by Jerry Marks, Marks & Klein, LLP
As pressure mounts on Wall Street to go to zero commissions, large broker-dealers are forced to further loosen their dependency upon the fading stockbroker model and move even more aggressively into the arena of registered investment advisors ("RIAs") The recent push by large broker dealers once known as wirehouses to grow their advisor business has come with the imposition of new sales requirements. Although the employer firms assert that such modifications are a a legitimate business strategy, in fact, these revisions are discriminatory when imposed upon an aging salesforce.
In June 2019, Merrill Lynch Wealth Management President Andy Sieg boasted that his carrot-and-stick regimen to motivate the firm's 14,700 advisers to grow their practices is "humming" because it requires the average Merrill Wealth broker to sign six new household per year with accounts over $250,000 to qualify for an extra 100-basis-point payout on revenue produced, up from a five-account target in 2018. Moreover, to avoid a 100-basis-point cut, they must bring in a minimum of four new accounts, up from three last year. Seig's remarks raised speculation that he will raise the bar on the "flexible grid" payouts brokers receive for hitting or missing new-account and new-asset targets, as he did in 2019's compensation plan
What Seig boasts is motivation, is seen by many of his older advisors as a thinly veiled attempt to force them out of the firm. These older producers feel that Seig's approach is little more than age discrimination, which has a "disparate impact" upon those age 50 and older. Disparate impact is often referred to as unintentional discrimination, and often occurs when policies or practices that appear to be neutral on their face result in a disproportionate impact on a protected group such as on the basis of age, gender, or race. The policies Merrill and other former wirehouses now forcefully seek to enact will have the net effect of phasing out a significant number of age 50-plus advisors who cannot reasonably be expected to compete with the practice-growth requirements of their younger colleagues. Firms like Merrill focus on the perceived beneficial impact that their so-called motivational policies have on their firms' "bottom line;" however, not of concern to such employers is that those same policies may unintentionally have a discriminatory impact and violate both federal law and numerous state anti-discrimination statutes.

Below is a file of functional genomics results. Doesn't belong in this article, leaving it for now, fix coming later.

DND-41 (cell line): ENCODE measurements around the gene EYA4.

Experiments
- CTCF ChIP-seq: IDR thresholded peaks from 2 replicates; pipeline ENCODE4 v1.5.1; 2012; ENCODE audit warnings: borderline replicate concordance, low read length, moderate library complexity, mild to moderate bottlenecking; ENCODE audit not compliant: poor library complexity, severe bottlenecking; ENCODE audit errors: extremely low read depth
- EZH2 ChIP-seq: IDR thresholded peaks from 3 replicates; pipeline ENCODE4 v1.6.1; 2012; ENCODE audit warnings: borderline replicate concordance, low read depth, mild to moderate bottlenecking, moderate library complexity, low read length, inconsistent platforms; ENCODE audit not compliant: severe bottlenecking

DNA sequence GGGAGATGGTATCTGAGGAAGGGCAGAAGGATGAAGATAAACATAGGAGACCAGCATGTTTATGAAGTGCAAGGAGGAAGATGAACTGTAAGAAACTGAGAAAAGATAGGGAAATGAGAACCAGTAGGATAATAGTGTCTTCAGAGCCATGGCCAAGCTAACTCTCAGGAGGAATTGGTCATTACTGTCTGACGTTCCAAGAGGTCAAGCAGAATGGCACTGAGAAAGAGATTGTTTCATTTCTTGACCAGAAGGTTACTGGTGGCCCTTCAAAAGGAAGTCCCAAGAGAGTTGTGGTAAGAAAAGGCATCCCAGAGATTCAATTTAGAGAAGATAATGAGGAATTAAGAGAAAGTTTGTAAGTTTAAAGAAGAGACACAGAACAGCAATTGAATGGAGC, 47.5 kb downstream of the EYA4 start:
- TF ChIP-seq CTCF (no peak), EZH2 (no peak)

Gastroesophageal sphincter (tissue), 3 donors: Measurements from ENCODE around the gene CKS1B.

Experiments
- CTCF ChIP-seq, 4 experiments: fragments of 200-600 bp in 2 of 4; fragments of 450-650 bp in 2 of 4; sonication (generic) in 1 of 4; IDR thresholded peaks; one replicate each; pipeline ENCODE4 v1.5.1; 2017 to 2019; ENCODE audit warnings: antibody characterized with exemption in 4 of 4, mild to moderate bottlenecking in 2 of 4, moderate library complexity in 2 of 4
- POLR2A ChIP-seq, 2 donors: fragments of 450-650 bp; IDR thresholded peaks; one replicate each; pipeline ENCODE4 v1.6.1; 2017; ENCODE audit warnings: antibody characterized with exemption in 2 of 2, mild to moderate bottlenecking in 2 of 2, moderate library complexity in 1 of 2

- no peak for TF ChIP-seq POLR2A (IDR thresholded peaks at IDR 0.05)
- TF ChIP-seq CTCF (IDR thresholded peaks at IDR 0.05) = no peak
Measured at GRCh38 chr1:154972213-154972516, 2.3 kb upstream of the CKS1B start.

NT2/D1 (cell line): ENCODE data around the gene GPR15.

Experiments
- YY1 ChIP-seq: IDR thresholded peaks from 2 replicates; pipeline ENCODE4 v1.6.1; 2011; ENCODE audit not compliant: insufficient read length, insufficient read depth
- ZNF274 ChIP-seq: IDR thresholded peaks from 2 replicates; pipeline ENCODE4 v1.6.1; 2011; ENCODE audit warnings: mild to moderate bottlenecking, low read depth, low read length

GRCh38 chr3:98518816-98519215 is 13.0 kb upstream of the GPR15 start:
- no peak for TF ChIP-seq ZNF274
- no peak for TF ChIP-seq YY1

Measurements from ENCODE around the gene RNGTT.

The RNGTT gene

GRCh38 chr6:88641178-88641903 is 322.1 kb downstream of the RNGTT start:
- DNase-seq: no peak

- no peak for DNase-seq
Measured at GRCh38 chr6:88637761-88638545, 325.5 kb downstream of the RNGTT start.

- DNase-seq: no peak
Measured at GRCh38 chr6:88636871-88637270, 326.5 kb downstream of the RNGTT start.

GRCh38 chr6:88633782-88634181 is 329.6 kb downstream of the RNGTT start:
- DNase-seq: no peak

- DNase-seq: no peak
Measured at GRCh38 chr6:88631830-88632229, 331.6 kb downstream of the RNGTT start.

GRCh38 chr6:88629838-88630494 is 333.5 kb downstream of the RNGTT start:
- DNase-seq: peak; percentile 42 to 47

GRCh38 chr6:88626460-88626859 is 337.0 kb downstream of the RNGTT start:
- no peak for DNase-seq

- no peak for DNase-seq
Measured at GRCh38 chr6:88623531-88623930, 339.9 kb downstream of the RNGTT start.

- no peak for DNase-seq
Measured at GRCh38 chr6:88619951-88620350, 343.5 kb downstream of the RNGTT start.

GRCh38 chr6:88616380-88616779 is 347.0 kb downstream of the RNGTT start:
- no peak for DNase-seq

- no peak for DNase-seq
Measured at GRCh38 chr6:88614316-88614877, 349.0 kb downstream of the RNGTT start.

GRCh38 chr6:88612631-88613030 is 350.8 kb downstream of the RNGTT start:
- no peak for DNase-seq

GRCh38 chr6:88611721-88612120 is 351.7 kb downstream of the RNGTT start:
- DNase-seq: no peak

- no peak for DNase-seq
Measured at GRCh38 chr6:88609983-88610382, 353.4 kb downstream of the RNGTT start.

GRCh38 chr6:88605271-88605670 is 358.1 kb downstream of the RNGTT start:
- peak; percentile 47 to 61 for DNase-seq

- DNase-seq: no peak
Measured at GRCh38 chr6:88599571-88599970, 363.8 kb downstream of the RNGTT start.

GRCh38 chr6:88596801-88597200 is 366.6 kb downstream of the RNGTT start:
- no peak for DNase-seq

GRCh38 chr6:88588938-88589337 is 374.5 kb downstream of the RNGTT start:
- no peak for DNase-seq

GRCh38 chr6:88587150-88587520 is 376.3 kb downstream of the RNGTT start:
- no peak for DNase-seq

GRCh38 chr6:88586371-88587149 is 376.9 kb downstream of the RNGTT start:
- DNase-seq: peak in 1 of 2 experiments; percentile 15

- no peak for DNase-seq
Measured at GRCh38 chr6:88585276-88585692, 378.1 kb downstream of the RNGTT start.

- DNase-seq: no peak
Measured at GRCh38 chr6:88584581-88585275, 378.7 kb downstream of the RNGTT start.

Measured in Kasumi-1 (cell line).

Financial Advisors over 50 years of age are in a protected group.
Demographic studies conducted by Ernst & Young have concluded that at the present time, the average financial advisor is 51, a number that has risen steadily each year. In other words, the average advisor is a member of a protected class, which should be noted industry wide.
It is also common knowledge that as an advisor's practice rolls through the years, many of his or her clients change their investment goals from growth to capital preservation thereby lowering the advisor's production (e.g., less active trading in customer accounts, a steady conversion to fee-based rather than commission-based compensation to the advisor). All of this causes the advisor's production to either remain constant or shrink. Moreover, many clients of the 50+ advisor may relocate or pass away. In such instances, family members such as adult children who are not familiar with the advisor their deceased parent used may choose alternatives to manage their money elsewhere. Such a circumstance disproportionately and negatively impacts older advisors, which firms should be aware of prior to enacting the types of policies now being imposed by Merrill Lynch and others..
Policies such as those being imposed by Merrill Lynch may indeed sound the death-knell for the careers of numerous advisors who are already combating the impact of a changing business. While enriching the broker-dealer, the already unequal bargaining power of firms and their advisors is being further leveraged to the advisor's obvious detriment. Firms such as Merrill that use an employment model should be redoubling their efforts to protect their over-50 employees, rather than expose and exploit their vulnerabilities.